If you’ve ever planted a garden, you know how much work goes into it. You read, plan and sketch. You measure the rows, plant the seeds—and then you wait. One day, you see that miraculous little green sprout appears. Although it’s what you hoped would happen all along, it’s still thrilling to think that from a few seeds deposited into the earth, you have a living, growing thing.

Kids, Gardens, and Teeth

(Pixabay / StockSnap)

Seeds have one job, and that’s to grow. If you have kids, you know that the same thing applies. Kids are going to grow, and the best we can do is help them along the way—all of them, including their teeth. Those teeth grow without doing a thing. They just sprout up, causing lots of trouble while they are at it—but that’s for another article.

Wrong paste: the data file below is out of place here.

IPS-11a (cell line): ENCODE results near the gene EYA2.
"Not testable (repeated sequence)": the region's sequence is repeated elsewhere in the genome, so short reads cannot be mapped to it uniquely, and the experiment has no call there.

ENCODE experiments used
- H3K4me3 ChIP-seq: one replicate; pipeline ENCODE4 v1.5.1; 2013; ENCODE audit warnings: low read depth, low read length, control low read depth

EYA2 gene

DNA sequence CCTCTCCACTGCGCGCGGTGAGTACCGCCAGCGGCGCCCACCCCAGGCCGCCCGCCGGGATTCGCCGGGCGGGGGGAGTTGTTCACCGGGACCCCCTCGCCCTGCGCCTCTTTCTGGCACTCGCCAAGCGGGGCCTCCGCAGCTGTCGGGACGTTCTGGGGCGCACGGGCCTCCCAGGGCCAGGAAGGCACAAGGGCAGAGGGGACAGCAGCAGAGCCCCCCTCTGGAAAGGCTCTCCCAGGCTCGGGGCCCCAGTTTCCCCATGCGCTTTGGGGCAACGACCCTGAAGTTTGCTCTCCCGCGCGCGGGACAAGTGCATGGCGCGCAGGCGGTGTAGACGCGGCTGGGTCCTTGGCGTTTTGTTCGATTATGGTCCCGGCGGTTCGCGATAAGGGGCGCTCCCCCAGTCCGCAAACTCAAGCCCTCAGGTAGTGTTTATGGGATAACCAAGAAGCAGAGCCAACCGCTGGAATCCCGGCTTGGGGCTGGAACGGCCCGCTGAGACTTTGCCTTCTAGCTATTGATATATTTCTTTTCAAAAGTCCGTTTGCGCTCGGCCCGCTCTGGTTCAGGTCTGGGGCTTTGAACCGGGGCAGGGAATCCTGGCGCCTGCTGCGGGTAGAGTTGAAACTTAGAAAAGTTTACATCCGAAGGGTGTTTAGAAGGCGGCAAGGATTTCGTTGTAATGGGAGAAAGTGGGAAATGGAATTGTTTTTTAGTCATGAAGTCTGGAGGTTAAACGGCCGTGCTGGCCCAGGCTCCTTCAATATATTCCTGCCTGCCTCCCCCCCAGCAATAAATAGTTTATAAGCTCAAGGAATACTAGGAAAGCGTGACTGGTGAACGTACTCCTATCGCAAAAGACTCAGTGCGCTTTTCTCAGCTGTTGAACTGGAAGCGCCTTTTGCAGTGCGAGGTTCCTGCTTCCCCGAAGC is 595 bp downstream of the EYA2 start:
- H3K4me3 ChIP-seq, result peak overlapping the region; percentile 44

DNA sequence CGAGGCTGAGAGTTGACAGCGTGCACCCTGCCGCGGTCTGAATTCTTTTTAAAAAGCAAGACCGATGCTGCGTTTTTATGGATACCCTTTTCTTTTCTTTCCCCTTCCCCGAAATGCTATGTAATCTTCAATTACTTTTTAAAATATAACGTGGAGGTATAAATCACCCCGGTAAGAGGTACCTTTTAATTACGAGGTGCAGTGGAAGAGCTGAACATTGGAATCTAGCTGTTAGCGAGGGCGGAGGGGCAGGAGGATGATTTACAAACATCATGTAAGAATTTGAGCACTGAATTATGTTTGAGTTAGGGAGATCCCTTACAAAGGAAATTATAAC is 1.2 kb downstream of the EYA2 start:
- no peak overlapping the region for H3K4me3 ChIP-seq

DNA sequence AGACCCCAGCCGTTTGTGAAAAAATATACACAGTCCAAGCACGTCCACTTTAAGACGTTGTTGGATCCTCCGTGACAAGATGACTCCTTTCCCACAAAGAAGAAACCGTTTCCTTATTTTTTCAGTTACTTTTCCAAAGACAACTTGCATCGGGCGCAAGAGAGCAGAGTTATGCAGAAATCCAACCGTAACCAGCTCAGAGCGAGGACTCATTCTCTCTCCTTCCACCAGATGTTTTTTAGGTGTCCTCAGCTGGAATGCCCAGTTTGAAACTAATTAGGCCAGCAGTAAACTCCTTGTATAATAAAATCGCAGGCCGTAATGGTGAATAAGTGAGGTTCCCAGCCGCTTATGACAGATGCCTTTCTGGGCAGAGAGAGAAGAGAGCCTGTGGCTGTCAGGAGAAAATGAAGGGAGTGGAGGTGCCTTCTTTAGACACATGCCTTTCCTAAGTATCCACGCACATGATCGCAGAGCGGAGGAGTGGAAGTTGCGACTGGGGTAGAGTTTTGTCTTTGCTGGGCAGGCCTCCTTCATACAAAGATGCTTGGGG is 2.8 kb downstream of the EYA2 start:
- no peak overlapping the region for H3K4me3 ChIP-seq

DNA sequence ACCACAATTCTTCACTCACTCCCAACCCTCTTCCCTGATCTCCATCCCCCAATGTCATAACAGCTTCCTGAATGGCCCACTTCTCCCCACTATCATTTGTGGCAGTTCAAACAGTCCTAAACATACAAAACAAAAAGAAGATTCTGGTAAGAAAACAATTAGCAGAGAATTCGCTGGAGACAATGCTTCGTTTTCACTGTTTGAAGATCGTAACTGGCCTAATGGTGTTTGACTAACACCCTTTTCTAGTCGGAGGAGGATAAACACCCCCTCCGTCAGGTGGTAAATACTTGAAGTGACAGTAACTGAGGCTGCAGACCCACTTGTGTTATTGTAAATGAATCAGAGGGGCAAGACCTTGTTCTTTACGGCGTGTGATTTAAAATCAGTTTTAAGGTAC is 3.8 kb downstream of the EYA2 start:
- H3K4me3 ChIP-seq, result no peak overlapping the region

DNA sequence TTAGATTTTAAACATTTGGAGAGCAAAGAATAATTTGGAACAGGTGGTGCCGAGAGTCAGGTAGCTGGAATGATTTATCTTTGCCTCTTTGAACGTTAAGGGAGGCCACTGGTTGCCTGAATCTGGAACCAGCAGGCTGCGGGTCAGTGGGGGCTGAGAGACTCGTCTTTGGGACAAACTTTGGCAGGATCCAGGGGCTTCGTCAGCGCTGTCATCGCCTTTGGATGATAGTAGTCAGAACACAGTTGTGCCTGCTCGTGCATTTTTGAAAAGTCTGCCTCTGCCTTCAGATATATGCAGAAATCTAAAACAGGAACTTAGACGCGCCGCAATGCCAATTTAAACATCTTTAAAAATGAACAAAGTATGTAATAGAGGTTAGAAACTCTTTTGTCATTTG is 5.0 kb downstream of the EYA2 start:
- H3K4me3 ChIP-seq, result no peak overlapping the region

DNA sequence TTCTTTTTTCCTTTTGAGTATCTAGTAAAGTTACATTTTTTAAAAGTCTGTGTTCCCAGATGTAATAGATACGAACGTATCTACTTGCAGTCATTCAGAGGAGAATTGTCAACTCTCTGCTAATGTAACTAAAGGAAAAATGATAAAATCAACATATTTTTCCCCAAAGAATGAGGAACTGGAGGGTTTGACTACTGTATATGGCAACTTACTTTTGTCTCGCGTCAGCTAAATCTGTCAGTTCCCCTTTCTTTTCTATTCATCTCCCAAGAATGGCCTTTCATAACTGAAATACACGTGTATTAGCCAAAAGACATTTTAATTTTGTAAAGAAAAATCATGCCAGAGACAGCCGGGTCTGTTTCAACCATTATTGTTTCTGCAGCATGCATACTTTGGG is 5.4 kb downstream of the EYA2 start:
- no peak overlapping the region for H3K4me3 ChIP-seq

There are long lists of what not to let your children eat/watch/read/play. If you’re a research person, you may have read every book and scholarly article on how to raise your children. That will serve you very well until, of course, that child is born. You may understand that they should never watch TV, eat candy, or use a pacifier. You may envision them ending each day by telling you how much they love you or thanking you profusely during their Olympic interview/Presidential inauguration/Oscar speech.

As a parent, I won’t mention how well that plan is going. But, this much I know—there is one thing that applies equally to kids and gardens: It is a lot more fun and productive to focus on what you plant than what you pull. Weeds are no fun to think about. Focus on the good stuff. The same stuff counts for kids, even their teeth. Candy is a part of life, and ice cream is one of the very best parts of life. Let’s not focus on avoiding those things, let’s focus on what we should focus on. What grows good teeth? Here you go: